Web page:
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D Well DSpace is friendly. The web self of it is friendly…and happily, all the rest is command line, happy! No sniping, really happy. Prefer it, nearly, possibly. Though functionality is not high or many or multifarious, yet…I know there are command line secrets.

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drops_05Not having a wonderful time with Drupal. Dug a great hole, leapt into it, with great travail and the aid of some last-semester techno-friends, climbed back out. I have a way with problems beyond my current ability to solve, and Drupal offered a number of open doors straight to them. At one point I declared “I’M A PROGRAMMER NOT A WEB DESIGNER” and on some simpleheaded level this may be true but what I meant was, stop making my crazy with both the websense and the programmersense. I found that Drupal required both sensibilities which is, I believe, why I went briefly to crazy world. Trying to figure out if the problem at hand, say, needing to create the node for an image before attaching it to my mosaic node, was superficial or complex took a lot of system resources. Or which content was spoken of as external-linkable. Or how the entirety of views_slideshow works. The good news is that I sure have the hang of downloading, unpacking, and installing the modules. I figure any Linux experience is good Linux experience. And I’m grateful for the problems, only because they seem fixed now, and before that because I had to rifle around for tools to help me out. Though I was warned it wouldn’t help, I found phpMyAdmin my best friend sorting out users relative to roles, and ESPECIALLY in locating, by lost-user-ID-number, some dead and orphaned content that was haunting my site.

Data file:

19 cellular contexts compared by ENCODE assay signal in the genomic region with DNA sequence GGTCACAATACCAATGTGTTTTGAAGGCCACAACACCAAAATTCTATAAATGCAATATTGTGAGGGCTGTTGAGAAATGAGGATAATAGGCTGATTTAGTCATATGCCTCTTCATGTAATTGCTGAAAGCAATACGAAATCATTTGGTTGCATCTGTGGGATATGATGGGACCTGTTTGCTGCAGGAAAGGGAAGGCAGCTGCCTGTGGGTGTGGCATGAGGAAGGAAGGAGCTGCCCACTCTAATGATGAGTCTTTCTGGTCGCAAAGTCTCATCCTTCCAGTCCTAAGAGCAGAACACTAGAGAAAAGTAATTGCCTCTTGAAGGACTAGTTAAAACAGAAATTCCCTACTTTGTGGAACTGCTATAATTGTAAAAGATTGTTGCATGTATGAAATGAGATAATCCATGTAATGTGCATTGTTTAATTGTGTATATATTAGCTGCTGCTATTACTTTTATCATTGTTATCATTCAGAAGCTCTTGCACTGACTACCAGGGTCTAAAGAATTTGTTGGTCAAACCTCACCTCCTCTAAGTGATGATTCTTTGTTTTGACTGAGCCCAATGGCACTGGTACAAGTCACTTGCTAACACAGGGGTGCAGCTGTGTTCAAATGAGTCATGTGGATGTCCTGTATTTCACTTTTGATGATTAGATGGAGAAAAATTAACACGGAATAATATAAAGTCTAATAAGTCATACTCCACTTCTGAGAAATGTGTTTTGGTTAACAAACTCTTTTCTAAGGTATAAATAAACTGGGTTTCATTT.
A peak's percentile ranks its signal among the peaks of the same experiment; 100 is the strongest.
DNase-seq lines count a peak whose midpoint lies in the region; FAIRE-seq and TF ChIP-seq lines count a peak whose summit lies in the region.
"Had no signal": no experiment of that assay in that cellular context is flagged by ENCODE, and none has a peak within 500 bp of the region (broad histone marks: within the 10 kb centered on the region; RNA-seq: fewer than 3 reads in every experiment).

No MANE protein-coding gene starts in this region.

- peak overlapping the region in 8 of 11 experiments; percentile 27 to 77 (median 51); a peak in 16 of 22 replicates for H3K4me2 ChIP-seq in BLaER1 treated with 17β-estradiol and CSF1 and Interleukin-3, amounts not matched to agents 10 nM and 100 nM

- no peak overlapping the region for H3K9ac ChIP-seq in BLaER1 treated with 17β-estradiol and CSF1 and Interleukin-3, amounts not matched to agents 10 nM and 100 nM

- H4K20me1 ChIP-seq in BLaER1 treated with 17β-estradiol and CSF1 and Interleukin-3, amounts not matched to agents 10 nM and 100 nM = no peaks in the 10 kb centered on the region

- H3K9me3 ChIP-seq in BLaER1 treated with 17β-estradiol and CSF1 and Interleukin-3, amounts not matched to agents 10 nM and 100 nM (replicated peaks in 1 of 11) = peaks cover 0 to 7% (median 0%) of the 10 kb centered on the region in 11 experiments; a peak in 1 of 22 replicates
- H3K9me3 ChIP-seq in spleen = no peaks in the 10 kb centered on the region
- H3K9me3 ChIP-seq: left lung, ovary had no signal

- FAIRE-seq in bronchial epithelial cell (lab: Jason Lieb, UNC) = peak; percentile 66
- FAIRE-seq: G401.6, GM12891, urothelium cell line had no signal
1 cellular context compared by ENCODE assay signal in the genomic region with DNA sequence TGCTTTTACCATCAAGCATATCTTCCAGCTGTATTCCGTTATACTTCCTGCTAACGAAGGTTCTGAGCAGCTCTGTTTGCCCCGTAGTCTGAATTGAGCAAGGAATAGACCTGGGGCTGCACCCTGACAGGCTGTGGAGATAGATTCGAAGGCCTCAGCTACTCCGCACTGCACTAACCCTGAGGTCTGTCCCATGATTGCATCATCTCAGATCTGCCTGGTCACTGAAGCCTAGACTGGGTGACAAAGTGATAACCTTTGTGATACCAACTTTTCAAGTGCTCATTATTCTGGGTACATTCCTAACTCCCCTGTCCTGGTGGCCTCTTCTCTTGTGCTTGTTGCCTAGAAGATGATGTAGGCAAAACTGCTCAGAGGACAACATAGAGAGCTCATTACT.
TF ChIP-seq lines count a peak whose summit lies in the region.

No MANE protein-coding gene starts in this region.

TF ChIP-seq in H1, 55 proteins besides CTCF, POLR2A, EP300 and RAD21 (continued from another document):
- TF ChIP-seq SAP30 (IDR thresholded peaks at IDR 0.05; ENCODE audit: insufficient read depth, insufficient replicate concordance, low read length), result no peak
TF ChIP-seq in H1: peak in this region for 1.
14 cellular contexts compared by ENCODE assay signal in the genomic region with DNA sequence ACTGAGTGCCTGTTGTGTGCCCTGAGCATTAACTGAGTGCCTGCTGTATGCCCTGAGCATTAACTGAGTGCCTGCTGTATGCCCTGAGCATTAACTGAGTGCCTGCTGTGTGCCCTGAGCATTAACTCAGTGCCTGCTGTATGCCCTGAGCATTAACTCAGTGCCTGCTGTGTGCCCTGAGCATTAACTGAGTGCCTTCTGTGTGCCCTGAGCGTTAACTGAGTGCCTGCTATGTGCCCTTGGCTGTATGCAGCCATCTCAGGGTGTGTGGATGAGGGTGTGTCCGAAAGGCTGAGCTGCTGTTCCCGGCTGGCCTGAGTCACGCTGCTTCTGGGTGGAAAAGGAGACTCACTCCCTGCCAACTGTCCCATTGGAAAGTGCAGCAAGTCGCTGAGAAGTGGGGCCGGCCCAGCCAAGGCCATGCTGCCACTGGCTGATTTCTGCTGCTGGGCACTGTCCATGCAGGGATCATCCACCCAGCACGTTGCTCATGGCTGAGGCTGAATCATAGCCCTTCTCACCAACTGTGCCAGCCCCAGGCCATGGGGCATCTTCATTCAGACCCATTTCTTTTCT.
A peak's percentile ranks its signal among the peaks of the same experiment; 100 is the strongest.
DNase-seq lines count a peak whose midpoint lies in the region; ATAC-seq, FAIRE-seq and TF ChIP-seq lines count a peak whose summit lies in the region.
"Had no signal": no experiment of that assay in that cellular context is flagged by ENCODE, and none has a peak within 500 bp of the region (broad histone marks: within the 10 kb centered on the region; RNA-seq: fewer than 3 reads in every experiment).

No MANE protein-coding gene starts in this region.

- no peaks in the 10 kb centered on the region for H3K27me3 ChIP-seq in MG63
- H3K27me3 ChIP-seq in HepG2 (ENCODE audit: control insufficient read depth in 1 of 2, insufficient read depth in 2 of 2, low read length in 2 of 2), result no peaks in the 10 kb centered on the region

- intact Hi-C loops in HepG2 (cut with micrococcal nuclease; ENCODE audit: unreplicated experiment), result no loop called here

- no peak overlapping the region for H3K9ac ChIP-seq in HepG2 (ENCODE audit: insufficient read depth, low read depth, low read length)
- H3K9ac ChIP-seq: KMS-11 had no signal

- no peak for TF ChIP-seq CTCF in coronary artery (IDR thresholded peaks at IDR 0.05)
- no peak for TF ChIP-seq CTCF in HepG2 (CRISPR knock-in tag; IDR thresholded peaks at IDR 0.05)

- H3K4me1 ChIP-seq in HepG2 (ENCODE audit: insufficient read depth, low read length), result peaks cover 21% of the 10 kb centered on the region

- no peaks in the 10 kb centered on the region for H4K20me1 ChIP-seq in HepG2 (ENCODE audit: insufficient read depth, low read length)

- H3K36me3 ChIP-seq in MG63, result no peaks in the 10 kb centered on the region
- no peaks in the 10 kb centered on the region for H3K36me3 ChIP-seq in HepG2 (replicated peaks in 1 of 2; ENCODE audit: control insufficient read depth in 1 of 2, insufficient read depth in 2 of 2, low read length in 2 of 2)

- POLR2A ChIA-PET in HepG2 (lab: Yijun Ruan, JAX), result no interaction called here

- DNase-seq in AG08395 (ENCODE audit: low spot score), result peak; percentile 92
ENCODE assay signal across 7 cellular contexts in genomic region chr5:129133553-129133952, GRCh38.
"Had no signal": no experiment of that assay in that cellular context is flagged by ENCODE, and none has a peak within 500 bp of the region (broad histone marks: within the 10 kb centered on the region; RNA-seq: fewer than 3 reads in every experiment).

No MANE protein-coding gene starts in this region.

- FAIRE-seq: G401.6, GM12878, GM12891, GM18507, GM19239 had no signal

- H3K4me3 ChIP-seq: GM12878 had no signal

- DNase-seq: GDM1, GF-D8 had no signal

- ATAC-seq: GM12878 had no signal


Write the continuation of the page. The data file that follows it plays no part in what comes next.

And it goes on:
However. I loved being introduced to Drupal and would love to play more, with guidance. I think it’s an entirely appropriate setting for my collection on mosaics and is value-added relative to any and all websites I have attempted in the past. It could actually encourage me to build the site, to seek content, to enhance content, to organize content, in a way that Dreamweaver does not. It is collection-aware, and it’s the first software I’ve experienced of its kind. I’d like to find out what Drupal regulars feel is the “average” learning curve, or whether Drupal “drop-ins”, infrequent users or one-time-project users, can quantify their learning curve.

Difficult and praiseworthy both is Drupal, but not huge degrees of difference from this setting, WordPress. I still have learning to do here, could potentially mount at least an exhib of mosaics here, with some web content, some text…

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This semester is feeling more…less…more isolated. Not in a bad way. In a grow up and take the reins way. Stand up and troubleshoot the connection way.

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pace (unit 3)

As for the doing technology part of IRLS675, I say bring it all on. The more the merrier I am. The more practical, the more delightful. Asked to comment on our technology assignments and the pace, compared to IRLS672 to some degree, so far it feels like perhaps 25% less pressure, or 25% less material to cover, (which in a sense is disappointing) but…

I lie because here’s my feeling about it: we’ve covered some pretty big pieces of technology. To get the hang of all that a LAMP server means could take very nice hours of practice and play every week since 672 ended in August. And now we add JHOVE and Drupal. Drupal…I took hours last night I guess you could call it playing, but it’s such a broad canvas that I might call it being distracted. We were given good, clear instruction to stick to the core, not the pretty, but even so…distractions. So I’m not sure if I spent too much or too little time.